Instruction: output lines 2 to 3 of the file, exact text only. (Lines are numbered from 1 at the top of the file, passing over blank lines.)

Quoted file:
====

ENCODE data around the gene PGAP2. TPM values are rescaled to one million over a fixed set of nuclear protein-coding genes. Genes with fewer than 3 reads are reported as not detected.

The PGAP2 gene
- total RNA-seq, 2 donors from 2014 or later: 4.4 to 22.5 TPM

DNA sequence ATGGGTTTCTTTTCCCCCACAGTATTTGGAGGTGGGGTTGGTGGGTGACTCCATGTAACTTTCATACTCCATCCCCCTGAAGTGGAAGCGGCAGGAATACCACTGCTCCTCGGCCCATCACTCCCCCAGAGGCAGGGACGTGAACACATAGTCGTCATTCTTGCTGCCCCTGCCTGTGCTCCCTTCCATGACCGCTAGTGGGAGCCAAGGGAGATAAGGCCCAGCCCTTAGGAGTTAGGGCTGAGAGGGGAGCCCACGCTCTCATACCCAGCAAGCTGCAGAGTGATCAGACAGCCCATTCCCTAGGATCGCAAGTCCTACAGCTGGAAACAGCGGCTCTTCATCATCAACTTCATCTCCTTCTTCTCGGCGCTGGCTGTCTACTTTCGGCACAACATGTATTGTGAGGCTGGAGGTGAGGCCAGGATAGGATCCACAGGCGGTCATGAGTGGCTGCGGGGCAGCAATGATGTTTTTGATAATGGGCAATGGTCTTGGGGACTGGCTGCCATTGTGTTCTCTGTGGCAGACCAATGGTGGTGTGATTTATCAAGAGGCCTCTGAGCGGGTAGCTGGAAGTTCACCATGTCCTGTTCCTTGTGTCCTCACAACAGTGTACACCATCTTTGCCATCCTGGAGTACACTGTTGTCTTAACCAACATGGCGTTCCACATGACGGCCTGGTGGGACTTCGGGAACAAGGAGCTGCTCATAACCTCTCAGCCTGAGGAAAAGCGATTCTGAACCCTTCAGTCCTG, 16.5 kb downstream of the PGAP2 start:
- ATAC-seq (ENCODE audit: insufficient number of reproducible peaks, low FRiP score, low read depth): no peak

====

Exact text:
The PGAP2 gene
- total RNA-seq, 2 donors from 2014 or later: 4.4 to 22.5 TPM